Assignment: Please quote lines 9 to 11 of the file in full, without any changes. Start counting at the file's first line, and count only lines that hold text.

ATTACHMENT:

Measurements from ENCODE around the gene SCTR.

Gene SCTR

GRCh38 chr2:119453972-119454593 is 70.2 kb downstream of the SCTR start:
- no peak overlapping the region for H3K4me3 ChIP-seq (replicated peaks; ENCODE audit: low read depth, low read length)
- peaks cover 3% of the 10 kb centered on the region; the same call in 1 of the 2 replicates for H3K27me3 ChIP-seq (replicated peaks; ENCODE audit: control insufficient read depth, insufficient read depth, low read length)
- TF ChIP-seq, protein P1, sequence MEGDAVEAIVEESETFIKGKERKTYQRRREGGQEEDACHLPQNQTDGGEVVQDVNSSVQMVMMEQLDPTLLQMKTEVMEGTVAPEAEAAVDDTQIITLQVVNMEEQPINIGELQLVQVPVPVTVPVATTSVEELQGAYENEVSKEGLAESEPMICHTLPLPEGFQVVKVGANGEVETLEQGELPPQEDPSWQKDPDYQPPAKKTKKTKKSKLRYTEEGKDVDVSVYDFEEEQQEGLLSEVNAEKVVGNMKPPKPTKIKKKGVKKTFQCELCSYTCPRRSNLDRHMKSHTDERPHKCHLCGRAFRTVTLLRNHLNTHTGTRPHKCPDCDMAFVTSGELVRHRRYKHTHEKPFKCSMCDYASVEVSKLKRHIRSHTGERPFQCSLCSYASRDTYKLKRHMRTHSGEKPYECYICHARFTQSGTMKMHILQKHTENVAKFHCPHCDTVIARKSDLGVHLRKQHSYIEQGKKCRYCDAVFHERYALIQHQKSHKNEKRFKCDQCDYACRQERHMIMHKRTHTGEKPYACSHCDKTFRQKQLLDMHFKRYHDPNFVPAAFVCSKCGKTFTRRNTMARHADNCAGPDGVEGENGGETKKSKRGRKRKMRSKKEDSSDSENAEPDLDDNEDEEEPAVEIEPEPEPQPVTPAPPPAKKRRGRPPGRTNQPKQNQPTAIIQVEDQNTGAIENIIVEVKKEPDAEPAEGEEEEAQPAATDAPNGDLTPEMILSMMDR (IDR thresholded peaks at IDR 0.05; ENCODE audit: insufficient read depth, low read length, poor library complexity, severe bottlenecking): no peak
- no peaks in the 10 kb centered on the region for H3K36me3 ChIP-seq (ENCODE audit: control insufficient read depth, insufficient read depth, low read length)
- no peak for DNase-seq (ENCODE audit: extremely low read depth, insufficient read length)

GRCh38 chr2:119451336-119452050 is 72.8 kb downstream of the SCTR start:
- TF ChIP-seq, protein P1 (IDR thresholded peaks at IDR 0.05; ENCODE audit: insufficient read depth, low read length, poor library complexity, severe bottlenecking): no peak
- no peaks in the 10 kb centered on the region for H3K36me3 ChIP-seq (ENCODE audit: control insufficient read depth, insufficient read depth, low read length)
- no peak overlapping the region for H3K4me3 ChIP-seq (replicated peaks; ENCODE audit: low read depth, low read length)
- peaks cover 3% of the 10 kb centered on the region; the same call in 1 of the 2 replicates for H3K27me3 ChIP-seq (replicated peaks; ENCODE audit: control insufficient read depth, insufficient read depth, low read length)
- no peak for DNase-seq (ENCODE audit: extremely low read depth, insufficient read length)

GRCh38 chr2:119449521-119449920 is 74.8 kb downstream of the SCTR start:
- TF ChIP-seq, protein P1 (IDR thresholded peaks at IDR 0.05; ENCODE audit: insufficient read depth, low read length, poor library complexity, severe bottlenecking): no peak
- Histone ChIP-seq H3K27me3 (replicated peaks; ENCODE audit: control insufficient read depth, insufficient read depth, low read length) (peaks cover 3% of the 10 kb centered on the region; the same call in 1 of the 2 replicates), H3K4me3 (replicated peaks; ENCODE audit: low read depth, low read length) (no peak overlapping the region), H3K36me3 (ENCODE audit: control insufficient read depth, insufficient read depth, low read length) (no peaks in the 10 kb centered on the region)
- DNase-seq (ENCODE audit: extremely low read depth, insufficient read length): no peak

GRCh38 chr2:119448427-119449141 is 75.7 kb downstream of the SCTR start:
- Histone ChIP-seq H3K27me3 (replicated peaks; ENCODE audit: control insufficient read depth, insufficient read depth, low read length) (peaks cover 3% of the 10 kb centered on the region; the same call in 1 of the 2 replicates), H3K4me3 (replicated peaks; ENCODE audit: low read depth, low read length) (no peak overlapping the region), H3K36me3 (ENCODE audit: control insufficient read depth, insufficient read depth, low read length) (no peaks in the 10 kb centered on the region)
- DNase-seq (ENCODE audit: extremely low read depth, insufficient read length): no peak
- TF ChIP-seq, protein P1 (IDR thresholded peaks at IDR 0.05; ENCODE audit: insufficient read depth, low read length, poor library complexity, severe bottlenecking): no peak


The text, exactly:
GRCh38 chr2:119451336-119452050 is 72.8 kb downstream of the SCTR start:
- TF ChIP-seq, protein P1 (IDR thresholded peaks at IDR 0.05; ENCODE audit: insufficient read depth, low read length, poor library complexity, severe bottlenecking): no peak
- no peaks in the 10 kb centered on the region for H3K36me3 ChIP-seq (ENCODE audit: control insufficient read depth, insufficient read depth, low read length)